Let’s take a moment to sing the praises of the infusion pump. Yes, yes, it does seem like a rather mundane topic to get excited about. But consider our ability to feed, hydrate, and deliver medicines and solutions to the human body intravenously. Ponder for a second how great a step forward it was for mankind to develop the means to inject life-giving, life-preserving fluids into the blood stream.
A Brief History
The use of a syringe was first recorded during the time of the Romans by a gentleman named Celsus. Celsus wrote on many different subjects, but one of his works was a medical manual in which he tells of the use of a “piston” syringe to treat medical “complications.”
In 1650, French physicist Blaise Pascal invented the first “modern” syringe. He had been studying the principles surrounding the transmission of fluids using pressure, and from this came the syringe and a host of other inventions including hydraulics.
Intravenous (IV) infusion was first recorded as being attempted in the late 1400’s. But it wasn’t until the 1650’s where physicist Robert Boyle and architect Christopher Wren first started giving intravenous injections to animals. They had been experimenting with transfusions and IV infusion along with several other prominent physicians for a few years. One of those physicians was Richard Lower, who is said to have performed the first successful blood transfusion in around 1667. But Christopher Wren gets the historical credit for creating the first working IV infusion device in the late 1650’s.
Over the next 150 years-or-so, the process of IV infusion was slowly refined. Soon after the first transfusions were performed, they were banned in England, France, and Italy due to a number of deaths that resulted from them.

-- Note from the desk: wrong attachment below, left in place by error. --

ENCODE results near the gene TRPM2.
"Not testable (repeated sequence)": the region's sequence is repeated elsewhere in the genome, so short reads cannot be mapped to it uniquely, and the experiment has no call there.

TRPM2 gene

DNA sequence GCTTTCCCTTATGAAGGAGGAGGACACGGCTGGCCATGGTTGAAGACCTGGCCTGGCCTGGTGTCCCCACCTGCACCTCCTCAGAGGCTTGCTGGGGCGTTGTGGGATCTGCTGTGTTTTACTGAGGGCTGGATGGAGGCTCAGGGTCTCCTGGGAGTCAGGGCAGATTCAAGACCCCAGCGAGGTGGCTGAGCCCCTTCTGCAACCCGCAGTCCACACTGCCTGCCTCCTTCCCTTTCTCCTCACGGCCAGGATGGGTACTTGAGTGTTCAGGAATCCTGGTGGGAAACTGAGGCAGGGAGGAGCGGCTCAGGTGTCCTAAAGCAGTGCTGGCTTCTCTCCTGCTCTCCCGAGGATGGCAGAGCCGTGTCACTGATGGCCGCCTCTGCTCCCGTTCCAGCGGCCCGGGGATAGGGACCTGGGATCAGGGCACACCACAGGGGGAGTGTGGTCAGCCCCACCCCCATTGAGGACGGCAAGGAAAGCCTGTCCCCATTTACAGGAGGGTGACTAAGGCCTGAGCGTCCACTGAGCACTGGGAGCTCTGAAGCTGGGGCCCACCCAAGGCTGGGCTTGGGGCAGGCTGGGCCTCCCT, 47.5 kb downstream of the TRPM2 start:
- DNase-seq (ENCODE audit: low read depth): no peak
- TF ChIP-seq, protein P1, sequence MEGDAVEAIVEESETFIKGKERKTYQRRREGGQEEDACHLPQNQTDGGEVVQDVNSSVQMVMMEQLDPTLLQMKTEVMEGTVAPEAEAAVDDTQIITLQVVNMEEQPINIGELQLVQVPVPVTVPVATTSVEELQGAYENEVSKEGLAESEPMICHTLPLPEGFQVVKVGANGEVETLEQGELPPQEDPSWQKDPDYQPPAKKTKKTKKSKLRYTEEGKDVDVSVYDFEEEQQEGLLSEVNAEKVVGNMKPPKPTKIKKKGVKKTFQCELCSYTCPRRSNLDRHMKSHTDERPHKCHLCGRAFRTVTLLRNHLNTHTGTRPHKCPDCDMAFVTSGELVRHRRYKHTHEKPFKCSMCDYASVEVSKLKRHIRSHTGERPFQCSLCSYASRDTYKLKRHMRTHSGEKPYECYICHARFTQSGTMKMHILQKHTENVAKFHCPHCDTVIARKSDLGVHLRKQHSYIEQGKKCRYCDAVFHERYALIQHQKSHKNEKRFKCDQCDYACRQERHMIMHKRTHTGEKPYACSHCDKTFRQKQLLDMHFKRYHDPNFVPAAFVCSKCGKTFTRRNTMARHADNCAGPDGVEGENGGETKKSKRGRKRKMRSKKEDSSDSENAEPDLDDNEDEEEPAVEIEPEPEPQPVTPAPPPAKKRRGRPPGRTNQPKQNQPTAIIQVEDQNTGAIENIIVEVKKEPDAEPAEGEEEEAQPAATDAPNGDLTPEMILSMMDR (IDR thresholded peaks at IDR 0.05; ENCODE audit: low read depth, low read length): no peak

There were many failures with this early medical equipment, yet many discoveries and inventions were born out of those failures; the science of bacteriology, for instance. Better sterilization techniques and smaller, more effective needles were also generated during this period.
In the early 1830’s, Dr. Thomas Latta administered saline solution intravenously to Cholera patients on a large scale. He is said to have, for the most part, pioneered the process. Things only progressed from there, especially during the World War years which, out of necessity, spurred many advances in the delivery of blood and medicine through intravenous infusion. Needles and tubing were modified, and in the 1950’s, bottles were replaced with plastic bags.
The Infusion Pump
Another development in IV infusion technology was beginning to bubble up in the 1950’s. Interest was growing in the development of an “automated” bedside IV infusion system, mainly for use in operating rooms and intensive care units. The goal was to produce a machine or “pump” system that would automatically regulate the timing, volume, and dosage of medicines, fluids, and blood products administered to a patient.
A system like this would be much more efficient. It would save countless man-hours where nurses and doctors would not have to continuously give shots, personally administer IV’s, or do as much monitoring, and it would also allow great flexibility in the amount or volume of substance being delivered. These were just a few of the many advantages that the infusion pump offered.
The first infusion pump was developed and built by SigmaMotor, Inc., and the pumps started shipping in 1961. Due to a few early snags, the pumps were redesigned several times. But SigmaMotor (later just Sigma) built and sold thousands of units in the early-to-mid ’60’s, and a giant leap in medical technology and overall healthcare had begun to take hold.
The infusion pump has positively affected humanity in immeasurable ways. Countless medical supply companies, such as Alaris (Medsystem III), Baxter, Curlin, Hospira, and Smiths Medical, just to name a handful, carry IV supplies and a wide variety of infusion pumps, both new and refurbished.
Today, this mechanical “medical miracle” is a standard piece of equipment. Of course there have been many “offshoots” and variations to the infusion pump; the latest being portable and disposable devices… and the evolution continues.